and verb forms in American and British English grammar:
are right, Anwar, there are not very many differences in
grammar. Rather more when it comes to vocabulary and idiom.
Many of the differences in grammar relate to choice of verb or
verb form. Here are some of the most common:
adverbs with past simple/present perfect
adverbs, such as just, ever, already and
yet are often used with the past simple in American
English, whereas in British English they would normally
be used with the present perfect. Compare the following:
phone her yet?
you phoned her yet?
you eat already?
you already eaten?
You missed him. He just left.
You've missed him. He's just left.
you ever go to Canada?
you ever been to Canada?
you have...? / Have you got...?
all varieties of English, the 'do' forms of have
are used to express habit or repetition:
you always have fruit and cereal for breakfast?
you sometimes have a shower in the morning when you
American English, the 'do' forms of have are
commonly used when referring to particular situations. In
British English, we often prefer have with got
in these contexts. Compare the following:
time to finish this report before you leave?
you got time to finish this report before you leave?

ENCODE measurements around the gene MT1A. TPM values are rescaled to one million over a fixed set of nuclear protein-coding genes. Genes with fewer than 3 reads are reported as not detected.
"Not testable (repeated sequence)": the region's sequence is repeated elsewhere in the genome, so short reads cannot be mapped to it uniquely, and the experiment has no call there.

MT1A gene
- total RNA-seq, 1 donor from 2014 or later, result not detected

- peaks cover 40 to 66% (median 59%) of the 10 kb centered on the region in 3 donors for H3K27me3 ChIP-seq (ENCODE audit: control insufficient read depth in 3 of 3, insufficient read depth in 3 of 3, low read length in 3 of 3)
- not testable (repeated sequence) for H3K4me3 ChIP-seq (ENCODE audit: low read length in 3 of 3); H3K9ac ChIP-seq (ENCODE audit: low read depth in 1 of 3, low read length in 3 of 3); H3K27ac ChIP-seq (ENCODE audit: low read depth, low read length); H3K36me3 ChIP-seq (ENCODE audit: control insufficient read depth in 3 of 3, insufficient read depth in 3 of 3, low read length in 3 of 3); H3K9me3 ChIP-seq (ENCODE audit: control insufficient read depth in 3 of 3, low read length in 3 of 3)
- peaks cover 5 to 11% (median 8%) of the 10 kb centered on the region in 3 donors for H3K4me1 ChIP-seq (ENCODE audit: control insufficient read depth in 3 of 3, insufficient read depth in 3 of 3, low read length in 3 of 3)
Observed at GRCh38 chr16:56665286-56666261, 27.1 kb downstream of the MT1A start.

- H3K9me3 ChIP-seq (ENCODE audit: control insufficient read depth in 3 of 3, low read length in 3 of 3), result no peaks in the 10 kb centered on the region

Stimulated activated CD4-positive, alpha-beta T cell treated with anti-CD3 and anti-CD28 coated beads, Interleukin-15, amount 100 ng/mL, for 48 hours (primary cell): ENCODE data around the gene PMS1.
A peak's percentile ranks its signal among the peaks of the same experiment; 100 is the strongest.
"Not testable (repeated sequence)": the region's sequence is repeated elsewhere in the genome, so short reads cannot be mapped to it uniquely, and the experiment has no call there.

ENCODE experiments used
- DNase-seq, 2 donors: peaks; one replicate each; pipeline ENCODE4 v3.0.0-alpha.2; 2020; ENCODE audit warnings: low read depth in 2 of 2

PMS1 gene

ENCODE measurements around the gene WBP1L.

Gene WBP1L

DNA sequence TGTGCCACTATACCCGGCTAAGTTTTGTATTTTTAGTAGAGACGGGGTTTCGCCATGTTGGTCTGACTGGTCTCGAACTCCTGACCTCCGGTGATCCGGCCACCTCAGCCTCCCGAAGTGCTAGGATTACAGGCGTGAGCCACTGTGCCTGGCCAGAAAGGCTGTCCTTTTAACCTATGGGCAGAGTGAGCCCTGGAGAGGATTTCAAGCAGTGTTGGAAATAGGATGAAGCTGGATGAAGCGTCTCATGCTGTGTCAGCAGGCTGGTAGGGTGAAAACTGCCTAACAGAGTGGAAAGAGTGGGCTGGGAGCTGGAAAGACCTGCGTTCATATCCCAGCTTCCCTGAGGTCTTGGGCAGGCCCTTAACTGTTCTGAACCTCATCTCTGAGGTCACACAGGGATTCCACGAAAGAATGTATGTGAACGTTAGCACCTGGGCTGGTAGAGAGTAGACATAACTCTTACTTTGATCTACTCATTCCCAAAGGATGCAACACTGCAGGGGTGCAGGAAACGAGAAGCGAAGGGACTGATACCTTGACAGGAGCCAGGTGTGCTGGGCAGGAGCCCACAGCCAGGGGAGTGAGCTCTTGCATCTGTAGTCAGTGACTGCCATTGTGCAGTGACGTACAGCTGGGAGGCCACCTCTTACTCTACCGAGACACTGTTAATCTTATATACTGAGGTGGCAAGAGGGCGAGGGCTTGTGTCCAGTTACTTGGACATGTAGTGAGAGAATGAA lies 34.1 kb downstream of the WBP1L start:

you have a problem with this?
you got a problem with this?
American English,got and do forms are often
mixed. In British English, they would not be:
a new car! ~ You do?
got a new car! ~ You have?
and irregular past tenses and past participles
following verbs are regular in American English, but are
often irregular with -t rather than -ed in
kitchen smelled of roast chicken. Dinner was ready.
The kitchen smelt of roast chicken, Dinner was ready.
have learned that it is better to be safe than sorry.
I have learnt that it is better to be safe than sorry.
had spoiled his paper by spilling his coffee on it.
He had spoilt his paper by spilling his coffee on it.
following verbs are regular in British English, but
irregular in American English:
her clothes fit into the suitcase.
her clothes fitted into the suitcase.
wet her long blond hair before pushing it under her bathing
wetted her long hair before pushing it under her bathing
she dove into the pool with all her clothes on.
she dived into the pool with all her clothes on.
/ could with verbs of perception
British English, we normally use can or could
with verbs of perception such as see, hear, taste, feel, smell,
when American English will often use these verbs independently
of can or could. Compare the following:
I went into the garden, I could smell the cherry wood burning
on the camp fire.
I went into the garden, I smelled the cherry wood burning on the
could hear Caroline approaching through the long grass.
heard Caroline approaching through the long grass.
to / gonna
In talking about plans and intentions, going to
is often replaced by gonna in informal speech, especially
in American English. Compare the following:
see you at the game. You're gonna play, right?
see you at the game. You're going to play, aren't you?
as they say in American English, and now increasingly in